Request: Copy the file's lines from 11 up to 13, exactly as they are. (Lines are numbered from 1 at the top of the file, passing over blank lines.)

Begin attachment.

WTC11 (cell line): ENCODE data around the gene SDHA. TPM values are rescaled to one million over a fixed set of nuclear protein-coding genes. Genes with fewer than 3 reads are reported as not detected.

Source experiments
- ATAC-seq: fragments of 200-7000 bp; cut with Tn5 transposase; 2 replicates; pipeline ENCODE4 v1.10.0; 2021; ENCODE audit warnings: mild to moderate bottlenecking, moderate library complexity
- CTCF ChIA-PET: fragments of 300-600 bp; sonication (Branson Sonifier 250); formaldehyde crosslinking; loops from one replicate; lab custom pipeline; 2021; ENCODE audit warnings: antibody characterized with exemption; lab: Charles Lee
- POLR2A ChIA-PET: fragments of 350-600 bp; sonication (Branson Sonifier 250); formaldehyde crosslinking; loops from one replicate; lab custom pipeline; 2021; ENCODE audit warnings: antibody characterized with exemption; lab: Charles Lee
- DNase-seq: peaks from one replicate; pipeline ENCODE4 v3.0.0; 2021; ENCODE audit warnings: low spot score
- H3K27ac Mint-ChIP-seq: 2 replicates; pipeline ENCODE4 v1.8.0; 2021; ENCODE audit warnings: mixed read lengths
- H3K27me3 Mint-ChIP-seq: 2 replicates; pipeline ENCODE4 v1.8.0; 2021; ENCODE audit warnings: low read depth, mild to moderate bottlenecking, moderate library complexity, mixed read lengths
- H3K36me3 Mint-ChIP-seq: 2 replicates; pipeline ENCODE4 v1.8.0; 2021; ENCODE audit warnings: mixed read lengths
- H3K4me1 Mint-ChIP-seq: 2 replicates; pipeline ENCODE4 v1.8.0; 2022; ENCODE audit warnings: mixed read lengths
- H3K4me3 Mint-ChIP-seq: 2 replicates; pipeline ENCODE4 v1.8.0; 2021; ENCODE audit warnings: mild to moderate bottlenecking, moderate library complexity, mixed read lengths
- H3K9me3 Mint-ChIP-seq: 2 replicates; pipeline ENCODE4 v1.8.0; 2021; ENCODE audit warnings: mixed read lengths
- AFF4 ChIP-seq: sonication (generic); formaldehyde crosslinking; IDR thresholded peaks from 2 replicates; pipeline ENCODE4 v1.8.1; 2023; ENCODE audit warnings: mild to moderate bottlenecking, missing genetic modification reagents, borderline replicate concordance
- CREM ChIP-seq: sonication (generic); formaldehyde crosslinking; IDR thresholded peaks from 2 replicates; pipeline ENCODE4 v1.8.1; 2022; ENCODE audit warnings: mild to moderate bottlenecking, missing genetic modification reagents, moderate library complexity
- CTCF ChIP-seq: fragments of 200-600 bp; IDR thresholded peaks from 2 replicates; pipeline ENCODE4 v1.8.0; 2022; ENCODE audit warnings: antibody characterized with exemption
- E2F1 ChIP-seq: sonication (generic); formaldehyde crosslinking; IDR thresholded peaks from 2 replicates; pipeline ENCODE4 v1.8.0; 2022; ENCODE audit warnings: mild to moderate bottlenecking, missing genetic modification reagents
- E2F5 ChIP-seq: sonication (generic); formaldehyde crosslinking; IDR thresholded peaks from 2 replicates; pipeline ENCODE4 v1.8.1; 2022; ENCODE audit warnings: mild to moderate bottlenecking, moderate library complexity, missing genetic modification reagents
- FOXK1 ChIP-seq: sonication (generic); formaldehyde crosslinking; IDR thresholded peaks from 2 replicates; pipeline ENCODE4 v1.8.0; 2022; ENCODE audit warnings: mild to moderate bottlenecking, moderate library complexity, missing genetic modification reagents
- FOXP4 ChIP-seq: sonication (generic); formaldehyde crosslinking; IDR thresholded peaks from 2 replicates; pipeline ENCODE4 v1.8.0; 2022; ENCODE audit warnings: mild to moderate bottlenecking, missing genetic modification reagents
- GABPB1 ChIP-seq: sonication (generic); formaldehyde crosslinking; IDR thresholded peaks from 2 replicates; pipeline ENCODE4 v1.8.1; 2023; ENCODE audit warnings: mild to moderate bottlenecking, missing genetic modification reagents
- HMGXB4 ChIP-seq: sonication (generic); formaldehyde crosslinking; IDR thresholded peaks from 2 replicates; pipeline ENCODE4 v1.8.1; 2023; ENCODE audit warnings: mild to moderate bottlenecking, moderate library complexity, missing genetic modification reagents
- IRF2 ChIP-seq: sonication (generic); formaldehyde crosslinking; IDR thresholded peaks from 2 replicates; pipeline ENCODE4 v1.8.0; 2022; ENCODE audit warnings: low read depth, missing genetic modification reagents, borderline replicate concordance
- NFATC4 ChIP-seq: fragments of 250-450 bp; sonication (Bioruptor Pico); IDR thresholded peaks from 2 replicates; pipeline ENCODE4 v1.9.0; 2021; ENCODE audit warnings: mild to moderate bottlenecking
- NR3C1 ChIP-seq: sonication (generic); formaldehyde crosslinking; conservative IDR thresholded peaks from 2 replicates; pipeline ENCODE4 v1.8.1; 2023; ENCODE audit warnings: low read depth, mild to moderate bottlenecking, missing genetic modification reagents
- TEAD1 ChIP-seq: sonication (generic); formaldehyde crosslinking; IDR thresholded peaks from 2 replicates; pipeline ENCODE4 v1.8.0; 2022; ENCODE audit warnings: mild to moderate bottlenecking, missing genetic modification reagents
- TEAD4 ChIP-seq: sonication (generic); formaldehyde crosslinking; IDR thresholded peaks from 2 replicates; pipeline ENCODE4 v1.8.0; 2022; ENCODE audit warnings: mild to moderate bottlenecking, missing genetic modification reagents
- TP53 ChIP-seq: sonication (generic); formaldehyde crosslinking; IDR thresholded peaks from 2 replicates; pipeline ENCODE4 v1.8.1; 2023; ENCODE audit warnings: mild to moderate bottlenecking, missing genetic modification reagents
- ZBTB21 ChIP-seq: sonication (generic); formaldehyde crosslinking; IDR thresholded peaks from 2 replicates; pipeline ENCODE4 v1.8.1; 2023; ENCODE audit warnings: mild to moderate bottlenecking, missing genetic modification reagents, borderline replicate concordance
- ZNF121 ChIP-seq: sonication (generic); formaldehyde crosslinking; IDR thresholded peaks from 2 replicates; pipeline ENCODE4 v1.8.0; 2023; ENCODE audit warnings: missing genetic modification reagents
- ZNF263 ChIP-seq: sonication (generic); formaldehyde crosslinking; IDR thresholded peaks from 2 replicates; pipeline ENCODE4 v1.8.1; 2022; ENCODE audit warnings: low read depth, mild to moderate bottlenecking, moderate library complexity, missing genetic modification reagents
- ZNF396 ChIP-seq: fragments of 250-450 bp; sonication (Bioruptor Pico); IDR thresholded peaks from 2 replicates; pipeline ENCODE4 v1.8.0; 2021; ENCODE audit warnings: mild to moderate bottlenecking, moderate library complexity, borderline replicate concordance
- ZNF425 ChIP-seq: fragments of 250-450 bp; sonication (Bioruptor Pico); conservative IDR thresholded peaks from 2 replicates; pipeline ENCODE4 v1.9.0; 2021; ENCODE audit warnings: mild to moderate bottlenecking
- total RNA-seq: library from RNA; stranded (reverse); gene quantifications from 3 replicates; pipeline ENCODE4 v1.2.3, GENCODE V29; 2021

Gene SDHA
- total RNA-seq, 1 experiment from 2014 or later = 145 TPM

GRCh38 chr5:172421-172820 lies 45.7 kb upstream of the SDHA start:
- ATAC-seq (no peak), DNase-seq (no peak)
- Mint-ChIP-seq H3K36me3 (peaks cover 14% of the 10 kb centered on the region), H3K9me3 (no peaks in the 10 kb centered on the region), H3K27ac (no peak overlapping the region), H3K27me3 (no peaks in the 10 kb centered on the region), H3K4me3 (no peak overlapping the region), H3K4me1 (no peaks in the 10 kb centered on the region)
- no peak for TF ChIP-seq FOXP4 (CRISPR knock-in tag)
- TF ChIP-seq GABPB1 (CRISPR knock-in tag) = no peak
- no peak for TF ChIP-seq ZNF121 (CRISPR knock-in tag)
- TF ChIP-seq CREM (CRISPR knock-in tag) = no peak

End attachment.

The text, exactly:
- H3K4me3 Mint-ChIP-seq: 2 replicates; pipeline ENCODE4 v1.8.0; 2021; ENCODE audit warnings: mild to moderate bottlenecking, moderate library complexity, mixed read lengths
- H3K9me3 Mint-ChIP-seq: 2 replicates; pipeline ENCODE4 v1.8.0; 2021; ENCODE audit warnings: mixed read lengths
- AFF4 ChIP-seq: sonication (generic); formaldehyde crosslinking; IDR thresholded peaks from 2 replicates; pipeline ENCODE4 v1.8.1; 2023; ENCODE audit warnings: mild to moderate bottlenecking, missing genetic modification reagents, borderline replicate concordance